IF there is one thing that tourists do look forward to when visiting Fiji, it is to have a taste of Fiji Bitter.
From the posh surroundings of hotel bars, nightclubs to cassava patches, Fijians have practised the art of “taki” with the beer, that has become one of the iconic brands of Fiji.
But with Coca-Cola’s multimillion dollar takeover of the Fiji Bitter makers, the Foster’s Group Pacific last week, several announcements were made.
There was the promise of a $27million to upgrade and expand facilities to lift the “quality and capability” for the production of premium export quality beer and spirits.
“We are delighted to acquire these businesses and the fantastic brands of Fiji Bitter and Bounty Rum, which are Fijian icons.
“With the scale and expertise we are able to bring to the business, we strongly believe they have enormous potential to be developed into high-quality export brands with a potential global market,” Terry Davis, CCA’s Group Managing Director said.
“We are not new to Fiji — we have operated a successful non-alcoholic beverages business in Fiji since 1993, and fully understand the great potential of ‘Brand Fiji.’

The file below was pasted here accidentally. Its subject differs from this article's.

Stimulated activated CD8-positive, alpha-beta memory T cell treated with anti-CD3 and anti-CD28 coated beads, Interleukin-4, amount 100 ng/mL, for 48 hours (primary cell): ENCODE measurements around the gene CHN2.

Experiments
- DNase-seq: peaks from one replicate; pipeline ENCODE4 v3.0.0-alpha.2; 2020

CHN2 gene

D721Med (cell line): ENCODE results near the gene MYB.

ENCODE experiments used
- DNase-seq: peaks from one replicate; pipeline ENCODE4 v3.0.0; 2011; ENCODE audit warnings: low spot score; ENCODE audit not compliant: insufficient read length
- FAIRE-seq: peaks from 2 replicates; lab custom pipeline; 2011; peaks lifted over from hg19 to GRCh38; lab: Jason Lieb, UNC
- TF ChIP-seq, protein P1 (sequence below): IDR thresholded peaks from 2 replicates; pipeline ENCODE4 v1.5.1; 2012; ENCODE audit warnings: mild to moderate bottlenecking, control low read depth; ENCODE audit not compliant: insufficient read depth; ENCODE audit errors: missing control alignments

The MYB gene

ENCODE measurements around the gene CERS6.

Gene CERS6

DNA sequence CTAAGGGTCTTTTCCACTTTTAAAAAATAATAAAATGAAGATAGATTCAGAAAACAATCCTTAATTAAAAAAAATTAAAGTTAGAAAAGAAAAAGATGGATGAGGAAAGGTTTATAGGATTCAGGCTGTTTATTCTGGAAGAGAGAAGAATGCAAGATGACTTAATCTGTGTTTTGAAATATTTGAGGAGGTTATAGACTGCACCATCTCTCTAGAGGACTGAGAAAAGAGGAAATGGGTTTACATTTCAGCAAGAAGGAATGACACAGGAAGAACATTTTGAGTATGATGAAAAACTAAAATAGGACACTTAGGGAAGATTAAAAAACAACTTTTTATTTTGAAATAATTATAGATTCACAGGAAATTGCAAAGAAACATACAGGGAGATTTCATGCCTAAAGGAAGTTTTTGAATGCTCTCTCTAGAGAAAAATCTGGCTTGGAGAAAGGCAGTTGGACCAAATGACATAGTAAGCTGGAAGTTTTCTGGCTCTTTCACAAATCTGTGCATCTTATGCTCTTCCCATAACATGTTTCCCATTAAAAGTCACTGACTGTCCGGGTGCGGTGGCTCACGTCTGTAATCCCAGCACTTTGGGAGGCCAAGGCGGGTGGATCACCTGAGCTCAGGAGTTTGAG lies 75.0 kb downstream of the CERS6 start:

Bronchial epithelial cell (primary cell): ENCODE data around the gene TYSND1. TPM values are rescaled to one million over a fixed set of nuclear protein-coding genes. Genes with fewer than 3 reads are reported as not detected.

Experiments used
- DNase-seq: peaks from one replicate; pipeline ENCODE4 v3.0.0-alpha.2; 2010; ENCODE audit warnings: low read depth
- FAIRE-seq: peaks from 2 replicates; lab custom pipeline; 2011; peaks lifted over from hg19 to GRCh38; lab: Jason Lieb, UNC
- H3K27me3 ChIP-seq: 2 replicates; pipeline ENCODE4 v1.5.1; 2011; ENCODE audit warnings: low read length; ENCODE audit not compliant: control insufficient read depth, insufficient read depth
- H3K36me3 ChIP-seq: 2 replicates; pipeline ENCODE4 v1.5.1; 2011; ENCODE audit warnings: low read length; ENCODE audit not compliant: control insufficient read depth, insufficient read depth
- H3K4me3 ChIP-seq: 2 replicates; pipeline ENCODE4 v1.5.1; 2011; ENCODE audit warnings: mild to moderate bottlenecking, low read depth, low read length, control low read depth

“Fiji Bitter beer and Bounty Rum will complement our non-alcoholic portfolio, not just in Fiji, but in Australia, New Zealand and the Pacific, and further afield.”
Mr Davis said CCA’s investment would also provide a great platform for the Fijian brewery and distillery employees to grow their skills and that.
There is also the promise for the Fijian customers and consumers, the upgrade would mean products are fresher and of higher quality.
CCA said its acquisition of the Fiji brewery and distillery would complement its alcohol strategy in the Pacific, where the company now has multi-year distribution agreements with international beer brands Group Modelo, Carlsberg and Molson Coors in the Pacific Islands and New Zealand.
“Our alcohol strategy, which includes our 10 year agreement with Beam Inc, one of the world’s most successful and innovative premium spirits companies, is coming together well, and we are also looking forward to developing the spirit and ARTD (alcoholic ready-to-drink) brands in Fiji while waiting for the beer restraint in Australia to expire in about 15 months’ time,” Mr Davis said.
CCA has operated a non-alcoholic beverages business in Fiji since 1993 with a bottling facility in Suva.
CCA employs around 1000 people in Fiji.
CCA entered into an agreement to lend $46 million last month to the Australian Beer Company, part of the Casella group, to be used to assist with the acquisition and expansion of a new brewery in Griffith, NSW.
The loan will convert into a joint venture equity interest in the Australian Beer Company after the expiration of a restraint CCA is under until 16 December 2013 not to sell, distribute or manufacture beer in Australia.
This is when the Fiji products would perhaps hit the Australian shelves.